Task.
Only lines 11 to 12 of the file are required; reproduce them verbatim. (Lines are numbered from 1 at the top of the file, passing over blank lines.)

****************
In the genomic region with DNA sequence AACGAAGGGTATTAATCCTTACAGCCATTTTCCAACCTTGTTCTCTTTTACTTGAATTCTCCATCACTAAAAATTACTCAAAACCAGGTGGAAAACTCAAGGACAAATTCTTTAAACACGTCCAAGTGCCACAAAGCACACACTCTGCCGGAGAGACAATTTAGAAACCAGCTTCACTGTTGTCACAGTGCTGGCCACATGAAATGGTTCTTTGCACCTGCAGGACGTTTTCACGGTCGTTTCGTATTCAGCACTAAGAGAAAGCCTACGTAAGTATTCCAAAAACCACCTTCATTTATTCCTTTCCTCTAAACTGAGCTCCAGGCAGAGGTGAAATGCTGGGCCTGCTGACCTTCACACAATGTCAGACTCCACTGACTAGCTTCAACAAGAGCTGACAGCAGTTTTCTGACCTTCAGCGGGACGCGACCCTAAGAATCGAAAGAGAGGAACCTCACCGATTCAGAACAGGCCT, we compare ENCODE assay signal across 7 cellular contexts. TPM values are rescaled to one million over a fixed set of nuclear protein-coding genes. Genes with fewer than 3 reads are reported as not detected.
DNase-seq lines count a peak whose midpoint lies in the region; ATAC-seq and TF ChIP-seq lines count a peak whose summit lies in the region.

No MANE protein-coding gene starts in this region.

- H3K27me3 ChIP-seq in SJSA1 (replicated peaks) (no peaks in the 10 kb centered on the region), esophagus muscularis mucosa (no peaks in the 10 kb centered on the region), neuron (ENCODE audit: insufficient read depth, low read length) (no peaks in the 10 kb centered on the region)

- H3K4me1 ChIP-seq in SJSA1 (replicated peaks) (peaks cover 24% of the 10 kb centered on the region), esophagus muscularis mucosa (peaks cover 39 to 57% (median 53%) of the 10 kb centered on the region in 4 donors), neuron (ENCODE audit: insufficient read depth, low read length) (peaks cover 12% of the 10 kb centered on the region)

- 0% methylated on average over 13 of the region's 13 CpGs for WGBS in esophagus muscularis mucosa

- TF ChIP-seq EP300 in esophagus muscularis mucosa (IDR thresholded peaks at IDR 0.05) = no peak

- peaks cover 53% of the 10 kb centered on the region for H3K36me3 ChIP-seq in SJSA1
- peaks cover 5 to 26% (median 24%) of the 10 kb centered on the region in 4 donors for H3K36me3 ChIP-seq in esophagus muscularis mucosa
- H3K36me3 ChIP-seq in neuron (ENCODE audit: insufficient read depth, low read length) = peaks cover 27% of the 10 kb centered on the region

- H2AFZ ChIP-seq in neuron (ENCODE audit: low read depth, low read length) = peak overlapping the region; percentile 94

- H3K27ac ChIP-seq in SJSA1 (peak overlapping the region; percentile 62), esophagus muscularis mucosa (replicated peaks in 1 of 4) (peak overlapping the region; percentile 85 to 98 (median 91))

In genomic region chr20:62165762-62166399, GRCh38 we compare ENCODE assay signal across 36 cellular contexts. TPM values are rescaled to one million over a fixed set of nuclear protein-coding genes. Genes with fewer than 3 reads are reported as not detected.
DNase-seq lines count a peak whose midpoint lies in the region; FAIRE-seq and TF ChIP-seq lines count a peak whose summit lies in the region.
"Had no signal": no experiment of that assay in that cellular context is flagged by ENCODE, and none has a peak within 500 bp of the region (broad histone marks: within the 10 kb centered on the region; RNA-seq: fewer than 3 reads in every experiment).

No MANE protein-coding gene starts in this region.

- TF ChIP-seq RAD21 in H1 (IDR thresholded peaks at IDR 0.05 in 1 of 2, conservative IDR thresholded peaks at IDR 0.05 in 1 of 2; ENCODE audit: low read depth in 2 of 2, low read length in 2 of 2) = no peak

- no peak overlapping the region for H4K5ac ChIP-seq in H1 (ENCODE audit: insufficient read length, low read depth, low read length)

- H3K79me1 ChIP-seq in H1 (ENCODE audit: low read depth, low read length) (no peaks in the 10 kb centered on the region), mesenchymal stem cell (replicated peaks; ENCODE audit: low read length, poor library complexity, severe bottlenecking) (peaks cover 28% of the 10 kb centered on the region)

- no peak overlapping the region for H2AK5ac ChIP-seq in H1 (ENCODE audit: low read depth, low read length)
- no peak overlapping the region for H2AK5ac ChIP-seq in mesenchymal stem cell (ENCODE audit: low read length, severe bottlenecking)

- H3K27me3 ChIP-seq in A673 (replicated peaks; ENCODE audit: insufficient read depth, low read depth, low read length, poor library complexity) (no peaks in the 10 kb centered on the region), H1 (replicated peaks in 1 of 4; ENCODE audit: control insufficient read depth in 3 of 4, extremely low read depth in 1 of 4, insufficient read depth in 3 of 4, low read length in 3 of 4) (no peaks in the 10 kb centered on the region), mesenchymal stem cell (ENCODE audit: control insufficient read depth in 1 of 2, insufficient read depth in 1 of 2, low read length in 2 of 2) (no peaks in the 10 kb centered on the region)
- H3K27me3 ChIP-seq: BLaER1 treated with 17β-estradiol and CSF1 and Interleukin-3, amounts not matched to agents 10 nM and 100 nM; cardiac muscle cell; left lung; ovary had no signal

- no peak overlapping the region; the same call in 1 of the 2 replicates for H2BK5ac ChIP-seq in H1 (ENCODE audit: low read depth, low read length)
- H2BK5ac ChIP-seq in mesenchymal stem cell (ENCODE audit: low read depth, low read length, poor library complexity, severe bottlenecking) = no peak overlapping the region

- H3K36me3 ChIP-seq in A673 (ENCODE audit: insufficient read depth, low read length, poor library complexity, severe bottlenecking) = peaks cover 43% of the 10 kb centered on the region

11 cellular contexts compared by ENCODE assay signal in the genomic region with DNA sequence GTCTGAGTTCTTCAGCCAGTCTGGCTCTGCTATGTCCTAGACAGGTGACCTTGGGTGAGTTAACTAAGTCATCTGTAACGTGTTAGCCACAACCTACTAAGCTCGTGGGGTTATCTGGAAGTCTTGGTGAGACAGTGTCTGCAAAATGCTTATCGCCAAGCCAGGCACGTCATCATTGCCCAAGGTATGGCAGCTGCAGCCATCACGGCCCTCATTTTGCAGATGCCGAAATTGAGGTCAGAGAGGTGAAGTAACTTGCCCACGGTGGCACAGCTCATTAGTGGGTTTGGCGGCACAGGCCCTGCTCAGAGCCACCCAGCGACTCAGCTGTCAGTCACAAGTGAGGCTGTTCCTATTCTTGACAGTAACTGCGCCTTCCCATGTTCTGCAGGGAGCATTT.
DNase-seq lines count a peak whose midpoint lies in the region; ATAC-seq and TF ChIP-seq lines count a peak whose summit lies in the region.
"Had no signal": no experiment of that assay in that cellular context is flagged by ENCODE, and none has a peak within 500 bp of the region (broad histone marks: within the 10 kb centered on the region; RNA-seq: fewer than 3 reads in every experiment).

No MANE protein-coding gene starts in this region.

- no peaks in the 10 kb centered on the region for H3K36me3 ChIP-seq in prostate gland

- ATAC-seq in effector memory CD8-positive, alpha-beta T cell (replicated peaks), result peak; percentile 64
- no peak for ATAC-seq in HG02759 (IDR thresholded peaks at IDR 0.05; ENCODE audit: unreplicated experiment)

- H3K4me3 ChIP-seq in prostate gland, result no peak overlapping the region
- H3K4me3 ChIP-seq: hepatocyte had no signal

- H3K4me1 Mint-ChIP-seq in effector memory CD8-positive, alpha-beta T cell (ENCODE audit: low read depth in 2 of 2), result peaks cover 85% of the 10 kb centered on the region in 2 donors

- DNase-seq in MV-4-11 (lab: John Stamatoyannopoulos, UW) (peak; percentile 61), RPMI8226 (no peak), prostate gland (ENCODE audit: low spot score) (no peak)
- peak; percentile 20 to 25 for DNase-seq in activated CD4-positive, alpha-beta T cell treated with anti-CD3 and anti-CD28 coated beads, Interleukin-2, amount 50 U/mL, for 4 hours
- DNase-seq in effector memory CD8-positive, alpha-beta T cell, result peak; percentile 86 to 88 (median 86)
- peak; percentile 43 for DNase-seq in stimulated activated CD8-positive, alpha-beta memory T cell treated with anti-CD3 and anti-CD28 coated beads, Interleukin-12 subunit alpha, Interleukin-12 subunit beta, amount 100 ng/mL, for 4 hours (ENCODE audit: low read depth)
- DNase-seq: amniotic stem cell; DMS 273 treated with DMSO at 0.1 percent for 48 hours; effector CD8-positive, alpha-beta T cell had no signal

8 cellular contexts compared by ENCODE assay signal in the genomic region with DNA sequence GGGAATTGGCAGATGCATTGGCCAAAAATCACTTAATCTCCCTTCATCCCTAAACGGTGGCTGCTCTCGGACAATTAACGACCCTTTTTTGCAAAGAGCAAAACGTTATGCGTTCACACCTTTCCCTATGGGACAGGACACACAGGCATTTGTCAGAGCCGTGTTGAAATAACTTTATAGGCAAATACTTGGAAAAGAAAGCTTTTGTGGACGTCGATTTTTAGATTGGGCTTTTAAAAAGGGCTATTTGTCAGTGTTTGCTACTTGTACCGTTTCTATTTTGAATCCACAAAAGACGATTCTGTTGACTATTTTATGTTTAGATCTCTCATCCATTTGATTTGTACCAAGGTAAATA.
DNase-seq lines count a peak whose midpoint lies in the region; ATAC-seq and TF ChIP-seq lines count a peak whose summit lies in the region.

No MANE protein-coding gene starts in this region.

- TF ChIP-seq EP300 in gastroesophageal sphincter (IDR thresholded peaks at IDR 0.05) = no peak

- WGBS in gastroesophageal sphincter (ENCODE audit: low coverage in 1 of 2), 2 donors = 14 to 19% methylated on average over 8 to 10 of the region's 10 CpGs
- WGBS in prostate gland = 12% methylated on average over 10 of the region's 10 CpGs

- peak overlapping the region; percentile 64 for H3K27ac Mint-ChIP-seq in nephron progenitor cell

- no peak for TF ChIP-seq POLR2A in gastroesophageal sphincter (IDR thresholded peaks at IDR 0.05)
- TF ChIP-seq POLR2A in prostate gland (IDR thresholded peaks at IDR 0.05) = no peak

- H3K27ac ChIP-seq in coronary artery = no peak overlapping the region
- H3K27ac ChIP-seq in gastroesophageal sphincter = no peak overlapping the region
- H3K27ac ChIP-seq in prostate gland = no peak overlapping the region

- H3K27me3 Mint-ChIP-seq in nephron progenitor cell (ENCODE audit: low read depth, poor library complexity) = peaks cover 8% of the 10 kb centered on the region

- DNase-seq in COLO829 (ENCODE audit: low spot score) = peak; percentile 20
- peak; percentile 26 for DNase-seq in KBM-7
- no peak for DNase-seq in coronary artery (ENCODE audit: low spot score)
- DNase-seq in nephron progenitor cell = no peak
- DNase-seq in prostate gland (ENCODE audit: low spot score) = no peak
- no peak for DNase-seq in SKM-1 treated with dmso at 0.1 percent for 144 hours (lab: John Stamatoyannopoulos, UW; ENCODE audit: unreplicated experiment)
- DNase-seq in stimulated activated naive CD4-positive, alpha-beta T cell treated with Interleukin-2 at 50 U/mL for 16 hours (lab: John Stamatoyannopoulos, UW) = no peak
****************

- H2AFZ ChIP-seq in neuron (ENCODE audit: low read depth, low read length) = peak overlapping the region; percentile 94

- H3K27ac ChIP-seq in SJSA1 (peak overlapping the region; percentile 62), esophagus muscularis mucosa (replicated peaks in 1 of 4) (peak overlapping the region; percentile 85 to 98 (median 91))